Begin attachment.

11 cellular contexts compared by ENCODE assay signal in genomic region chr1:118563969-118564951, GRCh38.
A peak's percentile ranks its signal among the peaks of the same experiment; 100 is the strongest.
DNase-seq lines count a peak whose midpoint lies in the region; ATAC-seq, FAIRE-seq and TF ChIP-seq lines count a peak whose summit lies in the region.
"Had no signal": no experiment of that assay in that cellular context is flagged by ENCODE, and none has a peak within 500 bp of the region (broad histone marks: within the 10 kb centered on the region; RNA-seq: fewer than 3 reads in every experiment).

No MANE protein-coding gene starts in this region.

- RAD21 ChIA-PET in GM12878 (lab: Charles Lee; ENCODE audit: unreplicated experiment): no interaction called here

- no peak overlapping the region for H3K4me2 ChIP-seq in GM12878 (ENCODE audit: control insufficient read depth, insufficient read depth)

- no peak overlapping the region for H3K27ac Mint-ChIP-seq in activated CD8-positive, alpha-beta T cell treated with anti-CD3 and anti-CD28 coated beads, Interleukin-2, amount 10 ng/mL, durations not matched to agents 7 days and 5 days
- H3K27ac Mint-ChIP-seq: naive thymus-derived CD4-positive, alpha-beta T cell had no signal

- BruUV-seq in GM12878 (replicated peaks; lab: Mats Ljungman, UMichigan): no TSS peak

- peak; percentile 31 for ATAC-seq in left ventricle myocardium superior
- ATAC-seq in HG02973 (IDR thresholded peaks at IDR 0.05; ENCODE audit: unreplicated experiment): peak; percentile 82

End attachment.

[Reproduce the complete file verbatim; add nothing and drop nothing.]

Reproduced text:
11 cellular contexts compared by ENCODE assay signal in genomic region chr1:118563969-118564951, GRCh38.
A peak's percentile ranks its signal among the peaks of the same experiment; 100 is the strongest.
DNase-seq lines count a peak whose midpoint lies in the region; ATAC-seq, FAIRE-seq and TF ChIP-seq lines count a peak whose summit lies in the region.
"Had no signal": no experiment of that assay in that cellular context is flagged by ENCODE, and none has a peak within 500 bp of the region (broad histone marks: within the 10 kb centered on the region; RNA-seq: fewer than 3 reads in every experiment).

No MANE protein-coding gene starts in this region.

- RAD21 ChIA-PET in GM12878 (lab: Charles Lee; ENCODE audit: unreplicated experiment): no interaction called here

- no peak overlapping the region for H3K4me2 ChIP-seq in GM12878 (ENCODE audit: control insufficient read depth, insufficient read depth)

- no peak overlapping the region for H3K27ac Mint-ChIP-seq in activated CD8-positive, alpha-beta T cell treated with anti-CD3 and anti-CD28 coated beads, Interleukin-2, amount 10 ng/mL, durations not matched to agents 7 days and 5 days
- H3K27ac Mint-ChIP-seq: naive thymus-derived CD4-positive, alpha-beta T cell had no signal

- BruUV-seq in GM12878 (replicated peaks; lab: Mats Ljungman, UMichigan): no TSS peak

- peak; percentile 31 for ATAC-seq in left ventricle myocardium superior
- ATAC-seq in HG02973 (IDR thresholded peaks at IDR 0.05; ENCODE audit: unreplicated experiment): peak; percentile 82